I was seven years old when I first discovered that I was a thief.
During a heated playground debate, one of my primary school classmates hurled the word at me like a stone, with much the same stopping effect.
When I asked him what he meant he looked baffled for a moment, then announced that I was ‘stealing his dad’s taxes’. I was utterly confused, not least because I thought he’d said taxis and I couldn’t even drive, never mind hot wire a black cab.
Don’t get me wrong, I was under no illusion about how poor we were. Being the daughter of an unemployed single parent in the 80s was pretty gruelling; it wasn’t as if I hadn’t noticed that I lived on a council estate and wore second hand clothes. However, being marked out as a burden and a thief was certainly a new concept, one that – even to this day- I’m not sure that I’ve entirely digested.
The boy’s family ran the local newsagents, something that possibly explains the unusually political nature of his schoolyard taunts. In 1987, the tabloids were full of stories about how unmarried mothers were a scourge of society, a burden on the state and a corrosive threat to the traditional family unit (an argument that - funnily enough - closely resembles the current debate on gay marriage equality).
Had my eight year-old classmate read the papers? Possibly, possibly not, but he could read lurid headlines and he was surrounded by them whenever he was at home. To this day, I believe that particular playground row was fuelled by the right wing tabloids of the time. Luckily for me, back in those days newspapers were the following days chip wrapping, so he quickly forgot whatever overdramatic story it was that made him shout at me. We were friends again the following week.
Many things have improved since 1987. Single parents receive more help from the government; they’re accused of destabilising society (slightly) less often and receive tax credits towards childcare if they work for more than 16 hours per week.
What hasn't improved is the attitude of the right wing press. The 'unmarried mothers' rhetoric might have fallen by the wayside, but to fill that gap they've turned their attention to unemployed parents in general, single or married. And what’s particularly worrying is the way their collective focus has now shifted to the children.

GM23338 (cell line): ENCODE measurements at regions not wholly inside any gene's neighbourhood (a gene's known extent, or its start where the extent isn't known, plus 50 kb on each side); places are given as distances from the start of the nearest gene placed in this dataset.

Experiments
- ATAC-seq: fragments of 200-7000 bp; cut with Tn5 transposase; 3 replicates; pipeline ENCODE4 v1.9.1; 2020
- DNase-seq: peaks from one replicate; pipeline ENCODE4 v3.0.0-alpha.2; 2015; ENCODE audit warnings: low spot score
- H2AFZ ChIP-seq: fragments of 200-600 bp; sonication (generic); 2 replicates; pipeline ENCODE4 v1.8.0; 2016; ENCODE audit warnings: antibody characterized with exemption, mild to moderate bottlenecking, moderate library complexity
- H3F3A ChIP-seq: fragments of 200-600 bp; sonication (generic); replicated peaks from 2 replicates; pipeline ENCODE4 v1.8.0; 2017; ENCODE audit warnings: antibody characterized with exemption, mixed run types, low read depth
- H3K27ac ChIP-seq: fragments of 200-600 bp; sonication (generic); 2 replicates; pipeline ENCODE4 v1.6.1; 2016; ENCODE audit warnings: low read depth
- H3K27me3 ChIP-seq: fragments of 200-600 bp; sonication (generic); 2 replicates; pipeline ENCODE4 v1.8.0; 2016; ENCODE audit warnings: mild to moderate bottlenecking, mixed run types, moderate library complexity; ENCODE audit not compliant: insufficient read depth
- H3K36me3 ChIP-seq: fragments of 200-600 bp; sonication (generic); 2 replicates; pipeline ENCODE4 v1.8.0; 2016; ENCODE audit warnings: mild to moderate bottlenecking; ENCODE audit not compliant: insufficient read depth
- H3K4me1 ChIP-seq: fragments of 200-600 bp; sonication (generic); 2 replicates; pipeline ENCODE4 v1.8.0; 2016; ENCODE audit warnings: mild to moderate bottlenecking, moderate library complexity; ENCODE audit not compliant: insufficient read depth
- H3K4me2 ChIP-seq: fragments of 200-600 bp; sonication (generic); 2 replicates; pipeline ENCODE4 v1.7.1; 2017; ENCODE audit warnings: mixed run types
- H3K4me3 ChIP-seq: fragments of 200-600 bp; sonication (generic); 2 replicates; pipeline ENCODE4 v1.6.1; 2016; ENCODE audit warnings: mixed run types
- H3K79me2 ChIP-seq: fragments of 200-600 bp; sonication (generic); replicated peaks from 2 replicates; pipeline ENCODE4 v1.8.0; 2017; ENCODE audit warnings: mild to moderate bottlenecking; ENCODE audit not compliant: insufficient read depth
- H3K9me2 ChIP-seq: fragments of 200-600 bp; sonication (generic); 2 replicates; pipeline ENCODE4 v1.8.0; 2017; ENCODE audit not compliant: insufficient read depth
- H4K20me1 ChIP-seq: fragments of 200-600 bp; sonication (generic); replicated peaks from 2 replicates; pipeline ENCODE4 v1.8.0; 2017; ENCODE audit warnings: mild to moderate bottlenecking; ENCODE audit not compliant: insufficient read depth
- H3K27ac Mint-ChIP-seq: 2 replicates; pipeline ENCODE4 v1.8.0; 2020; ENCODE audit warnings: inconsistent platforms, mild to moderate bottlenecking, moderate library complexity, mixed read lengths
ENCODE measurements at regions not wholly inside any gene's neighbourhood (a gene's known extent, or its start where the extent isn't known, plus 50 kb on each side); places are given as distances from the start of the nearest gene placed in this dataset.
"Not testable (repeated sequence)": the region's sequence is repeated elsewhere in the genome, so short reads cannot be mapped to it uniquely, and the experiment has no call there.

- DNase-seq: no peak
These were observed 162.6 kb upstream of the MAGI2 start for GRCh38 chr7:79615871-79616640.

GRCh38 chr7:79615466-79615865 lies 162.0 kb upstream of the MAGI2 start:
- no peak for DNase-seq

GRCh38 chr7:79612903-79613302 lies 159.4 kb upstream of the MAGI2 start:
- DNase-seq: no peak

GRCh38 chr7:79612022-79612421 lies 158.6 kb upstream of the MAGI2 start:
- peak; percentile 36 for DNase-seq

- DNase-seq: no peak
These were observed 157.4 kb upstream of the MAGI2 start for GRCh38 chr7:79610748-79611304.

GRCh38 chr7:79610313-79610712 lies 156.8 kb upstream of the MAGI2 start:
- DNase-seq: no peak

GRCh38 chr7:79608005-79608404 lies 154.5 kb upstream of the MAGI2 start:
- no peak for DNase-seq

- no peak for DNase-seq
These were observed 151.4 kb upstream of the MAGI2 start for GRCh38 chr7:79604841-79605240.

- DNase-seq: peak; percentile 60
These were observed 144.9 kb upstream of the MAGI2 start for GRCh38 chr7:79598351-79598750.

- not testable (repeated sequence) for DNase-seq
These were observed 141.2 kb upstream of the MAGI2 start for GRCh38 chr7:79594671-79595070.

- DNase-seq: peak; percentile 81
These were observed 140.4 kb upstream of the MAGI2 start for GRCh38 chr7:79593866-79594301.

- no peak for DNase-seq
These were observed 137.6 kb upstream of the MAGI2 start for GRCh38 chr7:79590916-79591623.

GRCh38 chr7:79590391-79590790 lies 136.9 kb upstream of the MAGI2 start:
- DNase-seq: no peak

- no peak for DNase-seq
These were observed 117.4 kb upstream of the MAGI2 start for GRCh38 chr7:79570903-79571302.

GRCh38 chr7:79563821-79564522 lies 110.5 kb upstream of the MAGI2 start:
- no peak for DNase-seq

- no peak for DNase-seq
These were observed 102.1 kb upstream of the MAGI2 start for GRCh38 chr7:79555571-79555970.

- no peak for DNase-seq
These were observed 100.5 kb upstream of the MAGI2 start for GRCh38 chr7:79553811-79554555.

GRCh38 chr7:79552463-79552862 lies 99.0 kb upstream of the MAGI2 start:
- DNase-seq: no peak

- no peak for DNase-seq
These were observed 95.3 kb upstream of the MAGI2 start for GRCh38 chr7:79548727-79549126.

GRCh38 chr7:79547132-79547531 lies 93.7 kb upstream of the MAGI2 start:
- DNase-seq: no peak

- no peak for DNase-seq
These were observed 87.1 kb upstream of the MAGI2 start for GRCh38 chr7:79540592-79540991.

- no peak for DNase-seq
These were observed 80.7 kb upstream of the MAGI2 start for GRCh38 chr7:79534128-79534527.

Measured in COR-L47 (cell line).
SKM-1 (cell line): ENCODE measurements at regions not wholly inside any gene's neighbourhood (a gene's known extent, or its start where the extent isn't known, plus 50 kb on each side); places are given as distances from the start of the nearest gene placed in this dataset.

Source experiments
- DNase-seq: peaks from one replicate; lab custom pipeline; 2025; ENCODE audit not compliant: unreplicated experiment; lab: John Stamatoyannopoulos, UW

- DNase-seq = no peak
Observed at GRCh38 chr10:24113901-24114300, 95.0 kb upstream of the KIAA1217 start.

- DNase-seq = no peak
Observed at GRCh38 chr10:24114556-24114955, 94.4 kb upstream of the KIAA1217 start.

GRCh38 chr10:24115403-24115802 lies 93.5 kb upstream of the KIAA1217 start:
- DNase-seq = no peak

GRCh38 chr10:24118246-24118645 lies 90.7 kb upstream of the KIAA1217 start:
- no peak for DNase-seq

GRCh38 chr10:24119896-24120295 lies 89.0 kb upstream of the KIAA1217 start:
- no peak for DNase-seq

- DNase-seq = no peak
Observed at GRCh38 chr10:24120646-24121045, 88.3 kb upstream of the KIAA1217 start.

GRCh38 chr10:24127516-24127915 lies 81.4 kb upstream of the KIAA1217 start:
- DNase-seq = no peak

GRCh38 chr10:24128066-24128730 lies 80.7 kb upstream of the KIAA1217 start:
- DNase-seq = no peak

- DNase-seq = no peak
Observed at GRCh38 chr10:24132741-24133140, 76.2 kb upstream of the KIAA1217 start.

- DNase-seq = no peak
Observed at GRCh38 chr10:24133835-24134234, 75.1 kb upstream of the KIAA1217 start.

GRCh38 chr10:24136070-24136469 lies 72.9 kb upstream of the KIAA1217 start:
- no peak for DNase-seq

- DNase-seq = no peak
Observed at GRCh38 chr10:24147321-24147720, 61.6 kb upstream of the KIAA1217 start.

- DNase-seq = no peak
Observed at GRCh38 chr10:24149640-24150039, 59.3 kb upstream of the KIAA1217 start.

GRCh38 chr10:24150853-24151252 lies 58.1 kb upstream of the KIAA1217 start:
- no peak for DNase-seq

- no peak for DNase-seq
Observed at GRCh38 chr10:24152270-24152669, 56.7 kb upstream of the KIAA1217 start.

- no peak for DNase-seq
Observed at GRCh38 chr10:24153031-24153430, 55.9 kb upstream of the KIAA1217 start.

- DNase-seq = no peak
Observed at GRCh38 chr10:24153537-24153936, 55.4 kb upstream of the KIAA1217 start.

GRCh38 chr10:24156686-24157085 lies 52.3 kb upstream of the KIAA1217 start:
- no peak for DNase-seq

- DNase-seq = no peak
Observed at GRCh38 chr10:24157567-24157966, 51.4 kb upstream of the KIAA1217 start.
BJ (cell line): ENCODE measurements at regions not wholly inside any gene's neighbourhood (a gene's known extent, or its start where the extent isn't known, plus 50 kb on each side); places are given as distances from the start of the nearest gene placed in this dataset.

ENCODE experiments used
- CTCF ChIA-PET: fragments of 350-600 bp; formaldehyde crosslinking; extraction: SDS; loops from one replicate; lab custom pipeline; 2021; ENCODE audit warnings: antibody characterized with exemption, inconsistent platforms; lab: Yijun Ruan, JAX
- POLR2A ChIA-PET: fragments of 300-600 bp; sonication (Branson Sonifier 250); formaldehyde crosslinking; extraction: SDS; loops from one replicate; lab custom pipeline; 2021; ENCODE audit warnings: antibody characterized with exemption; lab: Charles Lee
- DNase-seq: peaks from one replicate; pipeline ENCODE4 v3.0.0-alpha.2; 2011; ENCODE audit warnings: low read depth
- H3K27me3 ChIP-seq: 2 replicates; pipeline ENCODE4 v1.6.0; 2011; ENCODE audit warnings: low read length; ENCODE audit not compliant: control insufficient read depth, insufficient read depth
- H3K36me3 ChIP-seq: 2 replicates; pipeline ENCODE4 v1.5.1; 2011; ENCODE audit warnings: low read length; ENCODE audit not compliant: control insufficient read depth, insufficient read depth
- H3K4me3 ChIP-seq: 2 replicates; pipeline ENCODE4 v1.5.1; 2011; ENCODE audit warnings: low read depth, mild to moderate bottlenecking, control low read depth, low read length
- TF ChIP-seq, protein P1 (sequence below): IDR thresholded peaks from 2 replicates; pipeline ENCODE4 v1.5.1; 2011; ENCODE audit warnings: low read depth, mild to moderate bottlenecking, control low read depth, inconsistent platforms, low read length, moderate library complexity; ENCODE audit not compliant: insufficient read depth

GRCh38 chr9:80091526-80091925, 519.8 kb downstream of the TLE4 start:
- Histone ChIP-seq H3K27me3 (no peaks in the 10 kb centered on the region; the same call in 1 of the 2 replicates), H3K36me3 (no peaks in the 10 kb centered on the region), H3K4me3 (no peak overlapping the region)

Sorry, did I say children? I meant ‘benefit broods’, a phrase that’s now as widespread as it is degrading. Out of ten tabloid articles I researched that covered the issue of large families on state support, all ten used the phrase ‘brood’ (and on one occasion ‘feral brood’) as if these families were spawning mutant ASBO scum rather than human children.
Take Mick and Mairead Philpott, convicted yesterday of killing six of their seventeen children in a house fire. Instead of reporting solemnly and respectfully on a horrific tragedy that resulted in the deaths of six innocent children, the Daily Mail splashed that the crime was an ‘evil product of Welfare UK’ and accused Mick and Mairead of ‘breeding children to milk the nation’s finances.’
Even in death, they’re still being reported as a drain on society. You’d almost be forgiven that the real crime here was having too many kids in the first place, rather than murdering them. God only knows how the surviving children feel.
It’s certainly telling that nearly all tabloid articles about ‘benefit broods’ (as the Philpott children were described as by the Mail in 2006 in an article since deleted from their website) are illustrated with a posed photo showing the parent(s) on the sofa with all their children assembled around them like evidence in a court case.
The adults are one thing, but how dare these papers trot non-consenting children out in front of the cameras in such a negative way, particularly now that news stories are so widely read - and permanently searchable - thanks to the internet?
Even if the parents have made poor choices (which frequently wasn’t the case - one single mother with ten children was recovering from cancer) the children had no choice or control over their lives. To use the traditional cry of teenage rebellion, they didn’t ask to be born.
My mother was on disability benefits, but that didn't matter. We were an unemployed single parent family and I was therefore a thief, a scrounger: someone who would almost certainly grow up to claim benefits myself. It's a feeling I carry with me to this day, but at least I don’t have a record of that aspect of my childhood hanging around my neck in the form of a savage and visceral tabloid article - permanently available online - that includes my name and home town, with hundreds of unpleasant and aggressive user comments underneath.
My playground experience is one thing, but these kids are being bullied by the Sun, the Mail and, crucially, their readers, and that bullying includes the exposure of their upbringing whenever a potential employer or other interested party Googles their name for the foreseeable future.
The ongoing issue of post-Leveson media regulation isn’t something we have time to debate here, but surely much more could be done to prevent the privacy and future of innocent children being sacrificed on the altar of the right wing anti-benefits agenda.